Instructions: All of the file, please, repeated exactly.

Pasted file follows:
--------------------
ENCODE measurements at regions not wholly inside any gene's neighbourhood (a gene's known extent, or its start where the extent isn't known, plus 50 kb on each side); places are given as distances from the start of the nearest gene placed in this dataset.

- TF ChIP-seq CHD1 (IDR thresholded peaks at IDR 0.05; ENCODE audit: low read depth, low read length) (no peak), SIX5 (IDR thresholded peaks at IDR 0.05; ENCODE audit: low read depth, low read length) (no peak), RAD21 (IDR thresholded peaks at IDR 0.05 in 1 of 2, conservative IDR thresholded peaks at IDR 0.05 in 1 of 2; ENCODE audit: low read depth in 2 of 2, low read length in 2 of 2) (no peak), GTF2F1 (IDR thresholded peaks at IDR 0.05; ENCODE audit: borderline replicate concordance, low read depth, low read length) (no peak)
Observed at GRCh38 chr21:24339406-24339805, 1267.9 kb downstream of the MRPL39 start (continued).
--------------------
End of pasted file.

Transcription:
ENCODE measurements at regions not wholly inside any gene's neighbourhood (a gene's known extent, or its start where the extent isn't known, plus 50 kb on each side); places are given as distances from the start of the nearest gene placed in this dataset.

- TF ChIP-seq CHD1 (IDR thresholded peaks at IDR 0.05; ENCODE audit: low read depth, low read length) (no peak), SIX5 (IDR thresholded peaks at IDR 0.05; ENCODE audit: low read depth, low read length) (no peak), RAD21 (IDR thresholded peaks at IDR 0.05 in 1 of 2, conservative IDR thresholded peaks at IDR 0.05 in 1 of 2; ENCODE audit: low read depth in 2 of 2, low read length in 2 of 2) (no peak), GTF2F1 (IDR thresholded peaks at IDR 0.05; ENCODE audit: borderline replicate concordance, low read depth, low read length) (no peak)
Observed at GRCh38 chr21:24339406-24339805, 1267.9 kb downstream of the MRPL39 start (continued).